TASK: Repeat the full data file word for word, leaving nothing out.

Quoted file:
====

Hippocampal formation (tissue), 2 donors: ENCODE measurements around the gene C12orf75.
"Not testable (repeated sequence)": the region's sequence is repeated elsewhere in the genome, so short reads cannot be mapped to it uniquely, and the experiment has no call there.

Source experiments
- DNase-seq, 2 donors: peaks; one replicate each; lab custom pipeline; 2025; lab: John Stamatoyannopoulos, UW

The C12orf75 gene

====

Hippocampal formation (tissue), 2 donors: ENCODE measurements around the gene C12orf75.
"Not testable (repeated sequence)": the region's sequence is repeated elsewhere in the genome, so short reads cannot be mapped to it uniquely, and the experiment has no call there.

Source experiments
- DNase-seq, 2 donors: peaks; one replicate each; lab custom pipeline; 2025; lab: John Stamatoyannopoulos, UW

The C12orf75 gene